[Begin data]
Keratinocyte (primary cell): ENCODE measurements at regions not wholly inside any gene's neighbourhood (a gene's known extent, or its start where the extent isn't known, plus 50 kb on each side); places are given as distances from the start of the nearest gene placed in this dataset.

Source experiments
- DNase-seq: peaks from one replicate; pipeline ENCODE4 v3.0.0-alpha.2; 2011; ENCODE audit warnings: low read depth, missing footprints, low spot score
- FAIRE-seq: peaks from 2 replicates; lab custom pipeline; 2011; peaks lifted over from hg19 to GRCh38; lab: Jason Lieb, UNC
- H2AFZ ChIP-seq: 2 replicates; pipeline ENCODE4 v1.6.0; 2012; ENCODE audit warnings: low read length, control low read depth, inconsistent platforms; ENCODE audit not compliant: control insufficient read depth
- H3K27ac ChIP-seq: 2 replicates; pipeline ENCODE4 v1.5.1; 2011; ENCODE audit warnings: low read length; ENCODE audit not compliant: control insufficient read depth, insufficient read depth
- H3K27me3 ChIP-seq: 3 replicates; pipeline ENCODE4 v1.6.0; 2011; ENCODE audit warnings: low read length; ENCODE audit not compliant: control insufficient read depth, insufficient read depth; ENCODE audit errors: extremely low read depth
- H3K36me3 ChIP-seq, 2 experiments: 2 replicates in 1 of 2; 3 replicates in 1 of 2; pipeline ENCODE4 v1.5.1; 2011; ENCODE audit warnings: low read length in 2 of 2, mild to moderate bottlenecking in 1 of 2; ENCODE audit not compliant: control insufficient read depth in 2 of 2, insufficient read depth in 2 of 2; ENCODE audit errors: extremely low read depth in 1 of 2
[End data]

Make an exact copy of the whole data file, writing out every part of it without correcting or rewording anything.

Keratinocyte (primary cell): ENCODE measurements at regions not wholly inside any gene's neighbourhood (a gene's known extent, or its start where the extent isn't known, plus 50 kb on each side); places are given as distances from the start of the nearest gene placed in this dataset.

Source experiments
- DNase-seq: peaks from one replicate; pipeline ENCODE4 v3.0.0-alpha.2; 2011; ENCODE audit warnings: low read depth, missing footprints, low spot score
- FAIRE-seq: peaks from 2 replicates; lab custom pipeline; 2011; peaks lifted over from hg19 to GRCh38; lab: Jason Lieb, UNC
- H2AFZ ChIP-seq: 2 replicates; pipeline ENCODE4 v1.6.0; 2012; ENCODE audit warnings: low read length, control low read depth, inconsistent platforms; ENCODE audit not compliant: control insufficient read depth
- H3K27ac ChIP-seq: 2 replicates; pipeline ENCODE4 v1.5.1; 2011; ENCODE audit warnings: low read length; ENCODE audit not compliant: control insufficient read depth, insufficient read depth
- H3K27me3 ChIP-seq: 3 replicates; pipeline ENCODE4 v1.6.0; 2011; ENCODE audit warnings: low read length; ENCODE audit not compliant: control insufficient read depth, insufficient read depth; ENCODE audit errors: extremely low read depth
- H3K36me3 ChIP-seq, 2 experiments: 2 replicates in 1 of 2; 3 replicates in 1 of 2; pipeline ENCODE4 v1.5.1; 2011; ENCODE audit warnings: low read length in 2 of 2, mild to moderate bottlenecking in 1 of 2; ENCODE audit not compliant: control insufficient read depth in 2 of 2, insufficient read depth in 2 of 2; ENCODE audit errors: extremely low read depth in 1 of 2